Roasted Butternut Squash, Kale and Red Onion Soup

When the days get colder and shorter, there is nothing for it. It’s time to bring out hot soup. And no, that doesn’t mean picking up a ready-made tin from the supermarket. This is the proper stuff.

This butternut squash soup only takes an hour to make, and most of that is spent roasting. Grab yourself some tasty bread and get dunking.

Roasted Butternut Squash, Kale and Red Onion Soup (VG)

2 servings


Ingredients

Half of a butternut squash, de-skinned, with the seedy flesh in the centres removed

Two red onions, chopped

Chilli pepper, chopped

Two big handfuls of kale

Seasoning

Dash of paprika

Vegan margarine

A vegetable stock cube


Pre-heat the oven to gas mark 6/200C. Take your squash halves and slice into smaller chunks. Lay these onto a baking tray and drizzle over a little olive oil. Next, scatter over salt and pepper, as well as the dash of paprika. Place the squash in the oven for 40 minutes or until the skins begin to brown.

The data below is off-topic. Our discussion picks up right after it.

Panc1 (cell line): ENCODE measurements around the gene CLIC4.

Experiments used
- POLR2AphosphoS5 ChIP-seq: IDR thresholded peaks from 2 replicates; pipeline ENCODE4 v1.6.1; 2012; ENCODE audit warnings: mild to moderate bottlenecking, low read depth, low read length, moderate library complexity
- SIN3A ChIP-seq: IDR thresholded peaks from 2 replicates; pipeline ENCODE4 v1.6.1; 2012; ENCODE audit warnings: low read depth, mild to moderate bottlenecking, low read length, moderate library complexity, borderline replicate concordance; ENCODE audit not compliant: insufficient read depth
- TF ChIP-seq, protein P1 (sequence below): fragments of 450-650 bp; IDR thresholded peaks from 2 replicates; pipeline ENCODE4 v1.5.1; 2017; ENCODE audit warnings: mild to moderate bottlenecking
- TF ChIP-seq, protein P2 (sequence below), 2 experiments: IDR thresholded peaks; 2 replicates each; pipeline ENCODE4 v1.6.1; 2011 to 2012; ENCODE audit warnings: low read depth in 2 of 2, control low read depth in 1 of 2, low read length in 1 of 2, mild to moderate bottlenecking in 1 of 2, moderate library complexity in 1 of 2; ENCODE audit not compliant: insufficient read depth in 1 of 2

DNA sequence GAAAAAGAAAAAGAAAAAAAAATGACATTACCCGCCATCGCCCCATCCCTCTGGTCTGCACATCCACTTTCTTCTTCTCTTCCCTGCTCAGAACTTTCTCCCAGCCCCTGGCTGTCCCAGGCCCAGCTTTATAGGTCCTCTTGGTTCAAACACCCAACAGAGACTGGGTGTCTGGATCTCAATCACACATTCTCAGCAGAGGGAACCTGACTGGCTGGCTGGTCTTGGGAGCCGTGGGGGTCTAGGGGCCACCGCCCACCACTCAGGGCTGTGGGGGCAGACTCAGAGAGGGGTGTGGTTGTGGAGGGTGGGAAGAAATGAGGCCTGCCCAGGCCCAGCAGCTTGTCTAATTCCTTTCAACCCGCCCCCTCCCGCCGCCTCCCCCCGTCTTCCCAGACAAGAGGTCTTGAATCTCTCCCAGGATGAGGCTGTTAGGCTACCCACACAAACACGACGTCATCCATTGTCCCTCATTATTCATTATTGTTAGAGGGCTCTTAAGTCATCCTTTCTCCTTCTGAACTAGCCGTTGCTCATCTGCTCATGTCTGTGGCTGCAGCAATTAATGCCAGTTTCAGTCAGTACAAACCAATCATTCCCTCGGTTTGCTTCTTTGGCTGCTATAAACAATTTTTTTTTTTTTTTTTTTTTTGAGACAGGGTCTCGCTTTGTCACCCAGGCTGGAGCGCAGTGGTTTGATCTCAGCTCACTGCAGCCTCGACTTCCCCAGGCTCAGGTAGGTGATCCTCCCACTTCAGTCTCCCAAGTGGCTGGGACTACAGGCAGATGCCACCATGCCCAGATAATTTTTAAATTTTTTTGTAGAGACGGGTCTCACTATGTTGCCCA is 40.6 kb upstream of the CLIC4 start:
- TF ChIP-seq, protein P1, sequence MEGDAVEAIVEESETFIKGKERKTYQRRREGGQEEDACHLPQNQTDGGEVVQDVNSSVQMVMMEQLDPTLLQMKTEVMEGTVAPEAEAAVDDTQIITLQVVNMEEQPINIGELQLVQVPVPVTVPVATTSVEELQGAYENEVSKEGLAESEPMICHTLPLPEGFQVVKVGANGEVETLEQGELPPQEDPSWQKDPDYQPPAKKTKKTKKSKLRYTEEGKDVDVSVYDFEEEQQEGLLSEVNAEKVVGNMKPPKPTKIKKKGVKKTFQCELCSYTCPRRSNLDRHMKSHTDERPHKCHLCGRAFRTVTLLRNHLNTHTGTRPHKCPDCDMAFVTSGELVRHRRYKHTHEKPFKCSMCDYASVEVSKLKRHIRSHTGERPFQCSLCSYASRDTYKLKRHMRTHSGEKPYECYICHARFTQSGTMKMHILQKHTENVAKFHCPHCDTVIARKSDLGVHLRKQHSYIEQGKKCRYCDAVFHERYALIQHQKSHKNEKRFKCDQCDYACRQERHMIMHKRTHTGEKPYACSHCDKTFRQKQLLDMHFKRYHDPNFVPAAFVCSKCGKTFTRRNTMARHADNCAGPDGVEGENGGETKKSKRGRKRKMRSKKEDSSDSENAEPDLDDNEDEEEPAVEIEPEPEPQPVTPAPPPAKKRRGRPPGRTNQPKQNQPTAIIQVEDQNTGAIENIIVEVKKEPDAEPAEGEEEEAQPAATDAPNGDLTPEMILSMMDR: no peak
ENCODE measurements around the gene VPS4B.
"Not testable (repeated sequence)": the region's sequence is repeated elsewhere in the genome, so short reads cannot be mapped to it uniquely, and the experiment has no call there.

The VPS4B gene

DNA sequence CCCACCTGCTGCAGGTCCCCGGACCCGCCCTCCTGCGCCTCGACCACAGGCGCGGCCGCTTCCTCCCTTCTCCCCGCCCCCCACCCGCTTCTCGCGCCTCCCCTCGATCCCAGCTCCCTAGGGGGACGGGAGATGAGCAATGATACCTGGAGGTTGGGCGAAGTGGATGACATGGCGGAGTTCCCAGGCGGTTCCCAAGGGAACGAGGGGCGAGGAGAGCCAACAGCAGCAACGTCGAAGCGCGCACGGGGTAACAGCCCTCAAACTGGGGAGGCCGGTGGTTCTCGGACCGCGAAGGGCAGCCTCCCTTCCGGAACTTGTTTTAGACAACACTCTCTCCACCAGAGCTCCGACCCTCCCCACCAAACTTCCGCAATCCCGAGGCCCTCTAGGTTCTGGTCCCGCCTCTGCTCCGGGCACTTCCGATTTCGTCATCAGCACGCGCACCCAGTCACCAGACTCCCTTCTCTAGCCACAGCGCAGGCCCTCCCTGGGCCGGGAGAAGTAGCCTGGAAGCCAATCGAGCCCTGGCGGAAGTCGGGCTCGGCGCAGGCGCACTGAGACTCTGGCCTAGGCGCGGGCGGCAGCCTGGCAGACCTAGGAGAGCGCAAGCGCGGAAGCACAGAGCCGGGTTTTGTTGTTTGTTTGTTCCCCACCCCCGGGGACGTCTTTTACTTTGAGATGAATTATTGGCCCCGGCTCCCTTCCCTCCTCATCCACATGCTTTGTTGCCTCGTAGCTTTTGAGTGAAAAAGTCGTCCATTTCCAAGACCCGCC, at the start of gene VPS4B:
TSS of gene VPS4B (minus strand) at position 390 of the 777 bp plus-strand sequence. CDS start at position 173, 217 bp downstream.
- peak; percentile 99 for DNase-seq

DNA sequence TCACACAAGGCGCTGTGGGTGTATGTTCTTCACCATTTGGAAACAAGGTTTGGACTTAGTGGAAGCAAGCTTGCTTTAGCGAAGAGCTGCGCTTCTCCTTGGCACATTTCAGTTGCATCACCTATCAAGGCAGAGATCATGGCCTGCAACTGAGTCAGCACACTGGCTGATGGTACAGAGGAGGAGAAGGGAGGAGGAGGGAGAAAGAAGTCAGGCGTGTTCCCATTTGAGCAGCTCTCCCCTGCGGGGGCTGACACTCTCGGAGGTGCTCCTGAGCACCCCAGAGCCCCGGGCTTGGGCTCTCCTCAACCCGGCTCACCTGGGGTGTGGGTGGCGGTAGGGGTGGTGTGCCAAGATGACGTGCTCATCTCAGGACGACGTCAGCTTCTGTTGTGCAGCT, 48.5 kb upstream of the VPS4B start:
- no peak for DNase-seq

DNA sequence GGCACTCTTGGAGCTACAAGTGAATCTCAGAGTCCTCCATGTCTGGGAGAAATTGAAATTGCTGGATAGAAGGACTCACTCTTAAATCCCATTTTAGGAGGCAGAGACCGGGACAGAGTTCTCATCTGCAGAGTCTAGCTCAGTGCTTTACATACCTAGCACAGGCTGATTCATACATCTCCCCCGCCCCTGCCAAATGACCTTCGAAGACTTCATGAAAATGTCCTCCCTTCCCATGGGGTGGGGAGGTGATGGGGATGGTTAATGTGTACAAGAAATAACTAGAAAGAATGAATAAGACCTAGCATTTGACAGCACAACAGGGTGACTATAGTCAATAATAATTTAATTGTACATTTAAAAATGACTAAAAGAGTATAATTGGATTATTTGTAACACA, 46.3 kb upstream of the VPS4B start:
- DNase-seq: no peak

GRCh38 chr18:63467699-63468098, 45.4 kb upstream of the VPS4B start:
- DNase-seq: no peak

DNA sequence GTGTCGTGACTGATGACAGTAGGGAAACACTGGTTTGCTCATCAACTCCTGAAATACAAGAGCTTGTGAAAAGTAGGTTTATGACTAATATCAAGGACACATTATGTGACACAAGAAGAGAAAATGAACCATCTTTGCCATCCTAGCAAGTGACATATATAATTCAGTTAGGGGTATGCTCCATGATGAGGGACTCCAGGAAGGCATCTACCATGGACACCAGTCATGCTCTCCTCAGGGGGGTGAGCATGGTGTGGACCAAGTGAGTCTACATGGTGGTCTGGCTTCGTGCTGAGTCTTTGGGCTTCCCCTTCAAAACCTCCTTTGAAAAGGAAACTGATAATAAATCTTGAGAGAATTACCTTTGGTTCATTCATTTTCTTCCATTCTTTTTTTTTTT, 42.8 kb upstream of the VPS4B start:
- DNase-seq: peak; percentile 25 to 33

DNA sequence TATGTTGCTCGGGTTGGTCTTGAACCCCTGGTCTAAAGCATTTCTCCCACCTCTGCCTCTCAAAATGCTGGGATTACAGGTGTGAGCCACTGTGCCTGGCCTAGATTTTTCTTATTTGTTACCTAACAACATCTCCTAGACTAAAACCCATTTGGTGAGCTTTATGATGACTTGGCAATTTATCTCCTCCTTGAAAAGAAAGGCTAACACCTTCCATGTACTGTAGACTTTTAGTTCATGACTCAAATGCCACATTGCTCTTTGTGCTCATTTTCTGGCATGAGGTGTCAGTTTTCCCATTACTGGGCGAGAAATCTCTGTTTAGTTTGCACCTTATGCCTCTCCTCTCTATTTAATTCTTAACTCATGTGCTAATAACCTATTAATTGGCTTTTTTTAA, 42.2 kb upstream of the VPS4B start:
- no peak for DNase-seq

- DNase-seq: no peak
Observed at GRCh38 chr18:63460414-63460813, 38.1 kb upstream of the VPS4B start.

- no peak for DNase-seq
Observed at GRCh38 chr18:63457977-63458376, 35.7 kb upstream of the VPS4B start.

Take your squash out of the oven and set to one side. Into a saucepan, drop in your vegan margarine and gently heat until it melts. Pick up your onion and add to the pan. Stir the onions for around 5 minutes, or until they’ve absorbed the margarine and are looking softer.

Grab your baking tray and pop the butternut squash pieces in with the onion. Stir in your chopped chilli and stir the vegetables for a further 5 minutes. Boil a kettle full of water and top the saucepan up with this, so that the water just covers the vegetables. Before covering everything with a lid, add a vegetable stock cube. Leave the vegetables to simmer for around 10 minutes. Just before you remove from the heat, add the kale and push the leaves into the vegetables for 2 minutes or until the edges begin to soften.